In this article we have an exclusive interview with Mystery & Thriller Charles R Hinckley, Author of Dream State. Let’s get this interview started.
Jonuel: Does writing energize or exhaust you?
Charles: Writing can be exhausting. That’s why I like to pace myself. I’ll write for a few hours and take some time off. I’ll read or go on the web. I’ll play video games or go for a trip to the store, clean the house. Anything to give my mind and eyes a break. Once I get rolling, I can be at the keyboard for up to 12 hours a day, with those breaks. At night I may dream of what may come next in the story, or I may think of something I want to say and make a note before I fall asleep. I dreamed the idea for a full length play one time. It only took me two weeks to write it. My eyes got dry from staring at the computer monitor! I went to the eye doctor because I kept having strange flashes in my eyes. It was due dry eyes from straining.
Jonuel: What are common traps for aspiring writers?
Charles: I spent a few years in a writing group. I found many aspiring writers were stuck on how to write rather than telling a fun or interesting story. Many struggled with the language. If you don’t have a strong foundation in how to put a sentence structure together, how are you supposed to be able to write? Many people are inspired these days by social media and TV and film, but they haven;t read books! They want to write, they have the ambition, but not the passion to read. REad as much as you can. Get inspired by others. Let good writing ignite your passion, then write. You must have a story to tell. Learn how to tell it before you start to write for publication. And find a good editor that you can trust. Don’t ever publish anything that is not edited by a pro.
Jonuel: How long on average does it take you to write a book?
Charles: It took me three months to write Dream State. That includes the rewriting and editing. I found myself very inspired to write this story. I spent hours each day outlining a chapter at a time, then writing that chapter. I didn’t have a complete outline. I find it’s creatively more exciting to write outside the lines, not be pigeonholed by a complete outline. In actuality, I had started writing Dream State as a series of blog posts on my old blog. It was easy and fun to think of a chapter at a time, or episodic occurrence at a time, and post them. After about 40 thousand word, I realized I had something that I wishes to continue and started in earnest on the novel.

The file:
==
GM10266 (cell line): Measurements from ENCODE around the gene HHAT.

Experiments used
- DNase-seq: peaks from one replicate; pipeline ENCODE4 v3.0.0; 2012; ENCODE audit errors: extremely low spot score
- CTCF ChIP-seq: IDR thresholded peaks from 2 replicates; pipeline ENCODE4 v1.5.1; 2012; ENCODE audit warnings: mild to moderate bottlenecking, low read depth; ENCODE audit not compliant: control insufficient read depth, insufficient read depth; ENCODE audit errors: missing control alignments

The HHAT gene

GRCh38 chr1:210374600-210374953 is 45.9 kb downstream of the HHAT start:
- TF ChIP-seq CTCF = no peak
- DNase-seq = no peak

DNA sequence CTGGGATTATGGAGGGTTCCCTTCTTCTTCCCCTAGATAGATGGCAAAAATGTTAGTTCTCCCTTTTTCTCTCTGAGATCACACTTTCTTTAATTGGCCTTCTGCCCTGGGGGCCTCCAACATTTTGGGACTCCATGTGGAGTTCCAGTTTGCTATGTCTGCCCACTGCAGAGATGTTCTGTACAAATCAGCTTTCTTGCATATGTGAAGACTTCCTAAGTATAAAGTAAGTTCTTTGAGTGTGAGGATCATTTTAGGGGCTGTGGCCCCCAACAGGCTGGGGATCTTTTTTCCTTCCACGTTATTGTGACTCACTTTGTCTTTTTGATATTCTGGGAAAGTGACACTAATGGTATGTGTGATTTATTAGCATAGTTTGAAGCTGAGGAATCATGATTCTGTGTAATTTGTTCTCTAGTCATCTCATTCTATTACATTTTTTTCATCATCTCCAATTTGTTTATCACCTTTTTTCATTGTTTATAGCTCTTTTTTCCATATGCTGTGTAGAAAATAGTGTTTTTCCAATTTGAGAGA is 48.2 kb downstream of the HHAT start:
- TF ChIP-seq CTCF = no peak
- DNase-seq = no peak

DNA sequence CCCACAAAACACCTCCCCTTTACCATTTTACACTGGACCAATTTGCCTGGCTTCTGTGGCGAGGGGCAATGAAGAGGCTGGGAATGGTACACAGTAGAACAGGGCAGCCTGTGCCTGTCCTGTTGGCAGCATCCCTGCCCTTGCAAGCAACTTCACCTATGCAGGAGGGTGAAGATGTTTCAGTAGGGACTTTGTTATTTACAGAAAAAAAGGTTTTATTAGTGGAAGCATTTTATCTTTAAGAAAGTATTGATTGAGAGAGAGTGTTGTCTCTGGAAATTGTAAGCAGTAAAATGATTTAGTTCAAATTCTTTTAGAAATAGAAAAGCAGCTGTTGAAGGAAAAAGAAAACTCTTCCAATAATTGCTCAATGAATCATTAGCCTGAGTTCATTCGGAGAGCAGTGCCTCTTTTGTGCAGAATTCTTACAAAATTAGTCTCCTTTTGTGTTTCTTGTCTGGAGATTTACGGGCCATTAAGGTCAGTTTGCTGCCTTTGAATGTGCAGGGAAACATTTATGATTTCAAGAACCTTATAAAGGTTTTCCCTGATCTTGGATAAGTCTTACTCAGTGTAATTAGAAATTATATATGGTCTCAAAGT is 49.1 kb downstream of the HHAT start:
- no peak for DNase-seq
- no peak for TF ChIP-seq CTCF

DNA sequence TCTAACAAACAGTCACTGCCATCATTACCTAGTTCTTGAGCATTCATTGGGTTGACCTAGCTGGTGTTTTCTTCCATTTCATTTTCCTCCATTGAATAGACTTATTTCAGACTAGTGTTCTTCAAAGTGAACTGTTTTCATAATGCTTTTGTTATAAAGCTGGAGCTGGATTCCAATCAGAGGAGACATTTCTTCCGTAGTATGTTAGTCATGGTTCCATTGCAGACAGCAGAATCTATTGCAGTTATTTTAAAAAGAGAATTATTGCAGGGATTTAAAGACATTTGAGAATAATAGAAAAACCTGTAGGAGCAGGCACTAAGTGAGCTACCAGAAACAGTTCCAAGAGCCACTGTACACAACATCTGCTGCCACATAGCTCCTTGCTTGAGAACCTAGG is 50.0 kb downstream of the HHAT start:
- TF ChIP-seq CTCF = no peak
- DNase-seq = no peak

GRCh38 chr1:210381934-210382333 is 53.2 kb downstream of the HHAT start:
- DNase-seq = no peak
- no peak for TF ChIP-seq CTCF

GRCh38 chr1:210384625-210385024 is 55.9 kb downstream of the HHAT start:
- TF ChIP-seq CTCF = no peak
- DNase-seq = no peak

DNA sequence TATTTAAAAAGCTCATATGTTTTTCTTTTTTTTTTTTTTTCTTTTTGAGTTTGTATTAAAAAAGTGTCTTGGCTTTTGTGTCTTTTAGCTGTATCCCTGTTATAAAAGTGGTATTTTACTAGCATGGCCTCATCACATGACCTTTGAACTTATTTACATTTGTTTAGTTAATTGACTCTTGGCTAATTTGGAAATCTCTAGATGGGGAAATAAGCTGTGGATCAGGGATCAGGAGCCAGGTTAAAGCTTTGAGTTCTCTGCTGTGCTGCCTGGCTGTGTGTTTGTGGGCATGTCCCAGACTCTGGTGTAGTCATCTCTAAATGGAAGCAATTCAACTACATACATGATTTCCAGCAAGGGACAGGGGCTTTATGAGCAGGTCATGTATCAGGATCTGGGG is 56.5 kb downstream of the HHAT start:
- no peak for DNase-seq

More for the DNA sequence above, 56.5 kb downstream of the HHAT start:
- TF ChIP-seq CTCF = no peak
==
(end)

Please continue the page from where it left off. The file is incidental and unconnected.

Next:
Jonuel: Do you believe in writer’s block?
Charles: I believe in inspiration and physical health. I have to be feeling up to the task at hand. If I don’t feel like I can get into it, I will try. But if I can’t get past the blah feeling, I will set the writing aside and do something else. A professional should not have to wait for inspiration. Inspiration is nice, but if you want to be a professional writer, you cannot wait for inspiration. You have to push through these feelings and start the work no matter what. As far as being blocked goes, I think I have felt resistance to a story or piece. And when that happens I examine what might be wrong with the piece to make me feel that way. When a story is cooking, I am inspired and ready to write as much as I can. I always leave just a bit more to do or have an idea where I want to go next when I quit for the day. I think I read that Hemingway used to do the same thing to avoid block. It’s a good idea, because if you having a starting point, that’s the most important thing to have. The hardest thing, for me, is to sit down and not have any idea where to begin the story or the next chapter, so I always leave myself that little bit to start with the next day.
Jonuel: What was the best money you ever spent as a writer?
Charles: Best money I ever spent was getting a good editor. Next would be advertising on Facebook and Amazon. I’ve gotten over 7800 likes on my facebook page. Most of that was through advertising. I bought a 35 second video illustrating a scene from my novel and it worked great getting the attention of readers.
For more about this author;
August Chase is an ordinary man plagued by extraordinary precognitive dreams. When he foresees the brutal murder of a young woman, he tracks her down to warn her. His warnings go unheeded, and the dreamed murder becomes a reality. The victim’s sister, frustrated by slow police work, enlists August’s help, and he is launched into his first case as a private investigator. Delving deep into the victim’s life, he soon discovers a common thread in the shadowy world that may have claimed her. This is book One of the August Chase Mystery Series.
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